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This week, Will Gee, Hubber and financial wellness trainer, continues our occasional series on financial wellness for social entrepreneurs. Today, Will answers the question of how to manage an unpredictable income in the early stages of a venture.

How to manage the ups and downs of entrepreneurial income is a valid and complicated question. This is by far a tougher one to solve than getting a mortgage or car loan. When in this type of professional situation, ask yourself: what are the tradeoffs? Becoming an entrepreneur sounds sexy and exciting but living the life of one, struggling with growing your business, with no financial backing (I assume that you are beginning the journey and not already super-successful), and perhaps not making money on a consistent basis is a totally different ball game. Does this sound like you?

That certainly describes me to a “T”. I would like to add some perspective to this question.

First things first, before you start your entrepreneurial journey, if you a still employed, building your emergency fund is critical. An adequate amount to save would be 9-12 months of your expenses. Typical corporate workers would need 3-6 months, but since you are an entrepreneur, you need more time to build your business to sustainable levels.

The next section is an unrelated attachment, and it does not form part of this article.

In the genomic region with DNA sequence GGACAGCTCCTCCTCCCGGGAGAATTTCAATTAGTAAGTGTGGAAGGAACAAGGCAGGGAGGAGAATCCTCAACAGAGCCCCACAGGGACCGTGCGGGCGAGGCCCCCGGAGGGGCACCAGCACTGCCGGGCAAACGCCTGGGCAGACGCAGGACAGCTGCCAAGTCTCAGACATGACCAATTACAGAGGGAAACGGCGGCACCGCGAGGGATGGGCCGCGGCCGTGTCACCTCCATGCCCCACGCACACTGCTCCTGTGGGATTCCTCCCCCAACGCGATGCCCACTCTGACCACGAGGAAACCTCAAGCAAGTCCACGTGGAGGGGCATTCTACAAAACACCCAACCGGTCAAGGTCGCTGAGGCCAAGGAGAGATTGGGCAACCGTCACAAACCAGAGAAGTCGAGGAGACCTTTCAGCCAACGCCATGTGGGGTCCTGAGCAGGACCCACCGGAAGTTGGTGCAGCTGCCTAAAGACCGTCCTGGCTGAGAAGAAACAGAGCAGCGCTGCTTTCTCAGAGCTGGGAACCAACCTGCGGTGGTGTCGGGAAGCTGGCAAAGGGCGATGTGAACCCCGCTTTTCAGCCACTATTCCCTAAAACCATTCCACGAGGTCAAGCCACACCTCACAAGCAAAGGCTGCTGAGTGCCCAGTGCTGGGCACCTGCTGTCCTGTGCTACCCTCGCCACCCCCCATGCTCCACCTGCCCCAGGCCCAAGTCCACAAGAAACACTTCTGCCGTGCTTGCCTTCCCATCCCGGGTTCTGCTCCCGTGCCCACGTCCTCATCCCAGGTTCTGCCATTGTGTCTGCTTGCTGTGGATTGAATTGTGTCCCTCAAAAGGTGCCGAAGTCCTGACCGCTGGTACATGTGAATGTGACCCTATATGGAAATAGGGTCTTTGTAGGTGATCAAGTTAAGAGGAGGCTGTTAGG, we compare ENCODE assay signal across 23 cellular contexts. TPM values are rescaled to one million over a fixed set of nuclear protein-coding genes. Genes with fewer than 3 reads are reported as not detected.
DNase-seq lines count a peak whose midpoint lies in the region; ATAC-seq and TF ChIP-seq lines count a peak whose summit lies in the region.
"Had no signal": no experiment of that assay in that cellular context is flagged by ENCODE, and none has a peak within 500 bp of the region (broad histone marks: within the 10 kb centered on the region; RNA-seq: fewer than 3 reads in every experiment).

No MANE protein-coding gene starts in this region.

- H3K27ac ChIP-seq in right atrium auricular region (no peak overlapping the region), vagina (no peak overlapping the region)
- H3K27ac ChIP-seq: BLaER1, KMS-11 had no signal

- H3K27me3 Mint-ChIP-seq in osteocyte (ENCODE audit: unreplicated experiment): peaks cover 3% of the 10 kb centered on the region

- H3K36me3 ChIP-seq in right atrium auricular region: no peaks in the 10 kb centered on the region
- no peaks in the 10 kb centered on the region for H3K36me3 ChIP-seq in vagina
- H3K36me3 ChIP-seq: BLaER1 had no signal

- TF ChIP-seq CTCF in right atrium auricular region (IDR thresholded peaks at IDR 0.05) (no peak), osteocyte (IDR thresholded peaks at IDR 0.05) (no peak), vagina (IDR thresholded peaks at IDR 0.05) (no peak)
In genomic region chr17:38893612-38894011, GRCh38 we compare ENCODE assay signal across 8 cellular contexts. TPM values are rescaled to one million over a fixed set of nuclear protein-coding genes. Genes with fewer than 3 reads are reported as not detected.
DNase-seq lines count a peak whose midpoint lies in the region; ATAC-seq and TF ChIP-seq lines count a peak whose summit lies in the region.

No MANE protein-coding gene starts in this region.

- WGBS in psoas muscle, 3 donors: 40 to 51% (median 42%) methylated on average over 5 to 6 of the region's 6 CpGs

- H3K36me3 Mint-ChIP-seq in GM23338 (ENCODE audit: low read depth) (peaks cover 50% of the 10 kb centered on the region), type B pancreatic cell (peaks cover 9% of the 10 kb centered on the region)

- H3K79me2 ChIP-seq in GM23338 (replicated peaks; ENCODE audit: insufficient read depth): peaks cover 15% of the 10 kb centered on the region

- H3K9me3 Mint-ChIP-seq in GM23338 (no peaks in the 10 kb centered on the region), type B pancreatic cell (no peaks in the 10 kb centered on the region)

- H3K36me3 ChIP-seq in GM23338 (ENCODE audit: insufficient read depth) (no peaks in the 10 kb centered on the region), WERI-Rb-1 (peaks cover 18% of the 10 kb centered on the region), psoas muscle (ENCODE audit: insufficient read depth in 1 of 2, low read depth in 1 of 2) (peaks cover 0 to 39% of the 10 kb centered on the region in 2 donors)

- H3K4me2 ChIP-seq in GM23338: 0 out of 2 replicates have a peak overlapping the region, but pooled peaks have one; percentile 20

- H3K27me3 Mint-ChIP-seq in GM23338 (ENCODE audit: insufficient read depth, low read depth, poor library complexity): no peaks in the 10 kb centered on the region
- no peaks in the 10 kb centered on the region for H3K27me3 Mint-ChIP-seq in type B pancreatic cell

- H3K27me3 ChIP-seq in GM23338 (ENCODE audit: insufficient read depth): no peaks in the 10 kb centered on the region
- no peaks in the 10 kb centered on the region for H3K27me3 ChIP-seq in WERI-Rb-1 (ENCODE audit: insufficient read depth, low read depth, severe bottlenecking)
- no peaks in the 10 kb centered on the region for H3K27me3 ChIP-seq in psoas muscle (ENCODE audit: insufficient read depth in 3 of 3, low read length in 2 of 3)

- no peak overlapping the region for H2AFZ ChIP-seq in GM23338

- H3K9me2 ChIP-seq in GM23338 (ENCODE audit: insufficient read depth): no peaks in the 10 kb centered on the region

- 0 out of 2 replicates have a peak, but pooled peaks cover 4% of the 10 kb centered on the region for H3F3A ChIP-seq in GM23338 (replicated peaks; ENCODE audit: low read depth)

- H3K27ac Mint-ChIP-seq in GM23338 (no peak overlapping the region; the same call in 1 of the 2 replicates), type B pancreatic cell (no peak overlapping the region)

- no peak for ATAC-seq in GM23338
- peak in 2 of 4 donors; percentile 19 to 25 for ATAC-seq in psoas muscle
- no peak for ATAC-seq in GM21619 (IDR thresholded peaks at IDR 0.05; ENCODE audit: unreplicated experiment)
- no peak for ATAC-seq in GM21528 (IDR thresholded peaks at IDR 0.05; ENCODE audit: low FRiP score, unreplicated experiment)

Second, if you already started your journey, then, when you do get an assignment that pays, save every cent of that until the next client/customer comes around. This goes without saying that need to have a pipeline of clients/customers.

You can also cultivate multiple streams of income, which can buffer the ups and downs of the early-stage endeavor.


Here are two examples that based on actual entrepreneurs’ journeys:


One friend, let’s call him Bob, owns a house. His house has 4 bedrooms. He “Airbnbs” all his rooms to collect income. Bob improvises and sleeps wherever he can. A little extreme for my taste but as a struggling entrepreneur, Bob does everything he can to survive while growing his business.

Another friend, let’s call her Joan, decides to get a part-time job and sacrifices one weekday and the weekend to gain some active income. Joan, too, has not given up on her dream. She works on a commission basis but that incentivizes her to make as much during those active hours and her efforts are under her control. Joan is still building her fortune on a full-time basis while making a living part-time.

I will be answering more questions in upcoming posts, so stay tuned! Hit me up if you have finance questions in mind and I can help address them in the very near future!